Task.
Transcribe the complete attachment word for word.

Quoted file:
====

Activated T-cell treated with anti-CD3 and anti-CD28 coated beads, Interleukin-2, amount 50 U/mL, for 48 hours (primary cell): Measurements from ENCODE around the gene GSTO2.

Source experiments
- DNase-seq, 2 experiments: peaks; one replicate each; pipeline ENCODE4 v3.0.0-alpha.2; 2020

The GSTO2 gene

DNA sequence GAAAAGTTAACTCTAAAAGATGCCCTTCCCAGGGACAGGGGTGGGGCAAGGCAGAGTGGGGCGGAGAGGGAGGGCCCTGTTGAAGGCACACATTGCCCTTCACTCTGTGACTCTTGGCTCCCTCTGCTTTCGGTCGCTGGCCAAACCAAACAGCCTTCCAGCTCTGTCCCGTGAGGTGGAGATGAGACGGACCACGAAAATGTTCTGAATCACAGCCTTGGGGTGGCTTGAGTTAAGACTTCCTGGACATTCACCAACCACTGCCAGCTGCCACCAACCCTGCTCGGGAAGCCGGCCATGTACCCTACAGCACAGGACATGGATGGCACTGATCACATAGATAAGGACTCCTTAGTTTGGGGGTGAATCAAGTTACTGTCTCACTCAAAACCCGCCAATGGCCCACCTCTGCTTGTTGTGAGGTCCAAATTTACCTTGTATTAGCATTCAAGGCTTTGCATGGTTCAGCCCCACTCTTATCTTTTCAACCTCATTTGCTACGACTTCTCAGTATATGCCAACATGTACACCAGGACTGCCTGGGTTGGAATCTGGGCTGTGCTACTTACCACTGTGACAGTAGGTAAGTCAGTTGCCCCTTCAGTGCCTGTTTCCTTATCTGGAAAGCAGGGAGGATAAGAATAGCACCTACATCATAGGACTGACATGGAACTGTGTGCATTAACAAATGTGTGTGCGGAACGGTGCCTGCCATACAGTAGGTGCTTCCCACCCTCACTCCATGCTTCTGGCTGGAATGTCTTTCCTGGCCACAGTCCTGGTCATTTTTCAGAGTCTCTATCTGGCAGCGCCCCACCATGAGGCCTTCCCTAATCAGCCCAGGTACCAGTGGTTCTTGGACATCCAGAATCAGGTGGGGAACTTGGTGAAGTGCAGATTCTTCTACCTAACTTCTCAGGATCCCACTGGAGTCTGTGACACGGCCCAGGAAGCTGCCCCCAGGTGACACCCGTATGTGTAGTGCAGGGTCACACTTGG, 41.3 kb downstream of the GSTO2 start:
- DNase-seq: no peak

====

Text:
Activated T-cell treated with anti-CD3 and anti-CD28 coated beads, Interleukin-2, amount 50 U/mL, for 48 hours (primary cell): Measurements from ENCODE around the gene GSTO2.

Source experiments
- DNase-seq, 2 experiments: peaks; one replicate each; pipeline ENCODE4 v3.0.0-alpha.2; 2020

The GSTO2 gene

DNA sequence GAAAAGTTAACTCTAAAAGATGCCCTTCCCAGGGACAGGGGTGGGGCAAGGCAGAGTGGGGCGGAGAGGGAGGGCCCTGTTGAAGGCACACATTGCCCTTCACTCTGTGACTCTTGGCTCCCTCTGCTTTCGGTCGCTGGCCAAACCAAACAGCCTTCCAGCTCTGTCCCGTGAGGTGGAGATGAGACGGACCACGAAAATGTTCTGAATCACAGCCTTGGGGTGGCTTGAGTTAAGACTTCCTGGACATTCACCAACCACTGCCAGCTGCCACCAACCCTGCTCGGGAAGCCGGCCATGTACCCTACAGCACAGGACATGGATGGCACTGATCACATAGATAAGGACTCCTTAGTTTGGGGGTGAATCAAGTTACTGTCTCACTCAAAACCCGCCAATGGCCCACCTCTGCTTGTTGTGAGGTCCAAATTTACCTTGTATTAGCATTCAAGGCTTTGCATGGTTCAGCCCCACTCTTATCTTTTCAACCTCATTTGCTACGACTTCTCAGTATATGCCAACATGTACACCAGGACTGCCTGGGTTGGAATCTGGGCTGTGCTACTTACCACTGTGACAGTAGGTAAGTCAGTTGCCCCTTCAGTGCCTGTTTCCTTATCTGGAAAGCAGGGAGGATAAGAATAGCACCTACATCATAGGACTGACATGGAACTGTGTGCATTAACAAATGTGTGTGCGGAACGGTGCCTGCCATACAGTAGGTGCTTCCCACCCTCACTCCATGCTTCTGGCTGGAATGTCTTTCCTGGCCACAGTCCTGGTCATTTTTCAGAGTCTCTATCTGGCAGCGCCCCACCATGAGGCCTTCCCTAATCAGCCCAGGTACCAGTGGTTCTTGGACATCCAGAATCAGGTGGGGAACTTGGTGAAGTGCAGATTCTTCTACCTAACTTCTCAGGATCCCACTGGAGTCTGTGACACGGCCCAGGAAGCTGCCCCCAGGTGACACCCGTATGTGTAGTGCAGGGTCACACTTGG, 41.3 kb downstream of the GSTO2 start:
- DNase-seq: no peak